I haven’t had a chance to read Barbara Kingsolver’s new book, Animal Vegetable Miracle yet (it’s still out at the library, which I’m trying to use more because if I fail at living small, it’s on the book front), but the sheer volume of press it’s getting has had me thinking that it was time to revisit Joan Dye Grussow’s earlier book on the same subject, This Organic Life: Confessions of a Suburban Homesteader. One of the things that sold me on this house was the big, if fallow, vegetable garden in the back yard. Eight children grew up in this house, and she fed them out of that backyard — and it was This Organic Life and Michael Pollan’s Second Nature that convinced me that I could actually grow and put up a significant portion of my own food every year.
This Organic Life was published in 2001 and tells the story of Joan and Alan Gussow’s decision to leave the big Victorian they’d lived in for 40 years and buy a smaller house. Since they were lifelong gardeners, and since Joan has long been a voiciferous advocate of eating locally, much of the story involves how they built a new garden of their own while simultaneously starting a community garden on an adjacent plot of land. Their renovation was something of a nightmare — they wound up spending nearly two years trying to renovate an old Odd Fellows Hall that they eventually had to tear down, but like all renovation stories, it has its charms for those of us who spend a lot of time wondering whether or not we can pull out a wall. Unfortunately the story also encompasses Alan’s death from cancer, but Grussow is old-school, and while her sorrow is clear and omnipresent as those sorrows are, she’s absolutely devoid of self-pity.
What I love about this book, and why I keep going back to it is the wealth of practical information, and Joan Dye Grussow’s cranky voice. She yells at a neighbor who swipes an onion out of the garden in front of her:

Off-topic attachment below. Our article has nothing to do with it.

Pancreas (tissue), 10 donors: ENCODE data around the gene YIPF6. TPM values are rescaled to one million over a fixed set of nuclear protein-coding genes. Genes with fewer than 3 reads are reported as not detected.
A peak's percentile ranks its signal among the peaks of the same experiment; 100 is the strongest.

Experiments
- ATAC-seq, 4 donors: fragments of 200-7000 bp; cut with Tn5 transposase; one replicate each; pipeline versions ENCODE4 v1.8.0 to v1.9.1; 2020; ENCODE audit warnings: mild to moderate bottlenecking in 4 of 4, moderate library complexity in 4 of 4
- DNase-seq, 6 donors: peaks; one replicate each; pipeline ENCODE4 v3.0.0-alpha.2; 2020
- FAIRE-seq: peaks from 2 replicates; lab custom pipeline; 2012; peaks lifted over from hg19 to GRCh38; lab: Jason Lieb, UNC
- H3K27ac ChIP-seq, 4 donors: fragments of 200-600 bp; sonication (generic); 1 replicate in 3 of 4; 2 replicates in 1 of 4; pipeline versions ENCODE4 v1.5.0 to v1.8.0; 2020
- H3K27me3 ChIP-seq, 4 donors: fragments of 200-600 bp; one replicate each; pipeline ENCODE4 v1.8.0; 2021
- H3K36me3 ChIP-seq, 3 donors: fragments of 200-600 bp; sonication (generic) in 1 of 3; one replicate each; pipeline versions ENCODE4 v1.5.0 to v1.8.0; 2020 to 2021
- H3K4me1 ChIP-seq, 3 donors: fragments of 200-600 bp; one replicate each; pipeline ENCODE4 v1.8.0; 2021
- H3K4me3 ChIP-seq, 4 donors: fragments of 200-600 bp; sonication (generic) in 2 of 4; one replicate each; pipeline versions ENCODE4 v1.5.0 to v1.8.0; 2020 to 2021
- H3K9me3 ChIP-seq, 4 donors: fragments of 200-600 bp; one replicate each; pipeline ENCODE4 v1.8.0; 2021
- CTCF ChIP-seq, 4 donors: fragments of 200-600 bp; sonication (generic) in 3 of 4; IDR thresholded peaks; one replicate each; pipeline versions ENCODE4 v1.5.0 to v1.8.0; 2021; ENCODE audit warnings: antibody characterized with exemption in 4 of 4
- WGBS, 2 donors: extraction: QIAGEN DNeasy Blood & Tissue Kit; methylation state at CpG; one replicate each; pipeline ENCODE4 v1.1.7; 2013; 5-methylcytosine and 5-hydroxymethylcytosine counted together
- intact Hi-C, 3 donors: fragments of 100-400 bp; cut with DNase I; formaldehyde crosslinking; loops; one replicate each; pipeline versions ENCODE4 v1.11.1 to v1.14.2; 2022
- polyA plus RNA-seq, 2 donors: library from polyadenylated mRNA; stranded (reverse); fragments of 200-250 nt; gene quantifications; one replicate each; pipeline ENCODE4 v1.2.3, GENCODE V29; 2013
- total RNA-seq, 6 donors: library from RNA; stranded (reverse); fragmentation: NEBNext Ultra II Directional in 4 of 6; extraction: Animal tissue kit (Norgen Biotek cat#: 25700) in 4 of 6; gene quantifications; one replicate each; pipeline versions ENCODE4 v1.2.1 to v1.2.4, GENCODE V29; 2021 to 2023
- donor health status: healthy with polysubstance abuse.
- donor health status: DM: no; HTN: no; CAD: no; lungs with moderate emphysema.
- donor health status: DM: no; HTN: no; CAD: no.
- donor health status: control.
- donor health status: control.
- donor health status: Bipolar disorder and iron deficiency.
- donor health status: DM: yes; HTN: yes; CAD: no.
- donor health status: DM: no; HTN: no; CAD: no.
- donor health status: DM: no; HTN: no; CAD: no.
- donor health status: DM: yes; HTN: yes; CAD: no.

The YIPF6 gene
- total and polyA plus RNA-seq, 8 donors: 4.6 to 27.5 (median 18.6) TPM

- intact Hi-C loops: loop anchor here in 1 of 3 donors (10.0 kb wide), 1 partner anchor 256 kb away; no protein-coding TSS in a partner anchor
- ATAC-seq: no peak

While Alan and Joe are talking, Barry walks over to the onion bed, pulls a red onion, and wipes it off on his sleeve. I react like i was burned. “Barry, don’t you dare take that.” He looks straight at me and begins to pinch the root off, adn I leap across the bed and grab it away from him. “Damn it Barry,” this is our food. We grow onions for the winter. When we run out we don’t buy them. You’re taking food out of our motuhs. You can’t just take what you want.”
He trails off down the yard … and when they come back I am pulling the rest of the onions. He stands there and I start in again. “I really resent having to pull these onions, Barry. They’re not ready to be pulled and i have to do it.” “Why?” he asks. “Because I can’t trust you. … I can’t trust you not to take them. … This is my work. I make money teaching and giving speeches about food and growing it.” ….
Which would be sort of insufferable if in the next sentence she didn’t admit, “Of course, I bought onions when our crop ran out, but I had lost my sense of humor …” Renovation will do that to a person.
It’s the “Eating My Yard” chapter that seems particularly apt these days. I’ve been seeing articles like this one about how much food Americans managed to grow for themselves during World War II or this one about the Edible Estates project in which Fritz Haeg is installing fruit and vegetable gardens in place of the typical suburban lawn.
While I’m still a long way from the goal of growing enough food to feed myself out of my yard, This Organic Life is the book I keep going back to for practical advice about what to grow, how to put food up for the winter (I keep trying to figure out how to configure a root cellar that won’t freeze my pipes), and for general encouragement that it is indeed possible to eat locally and well.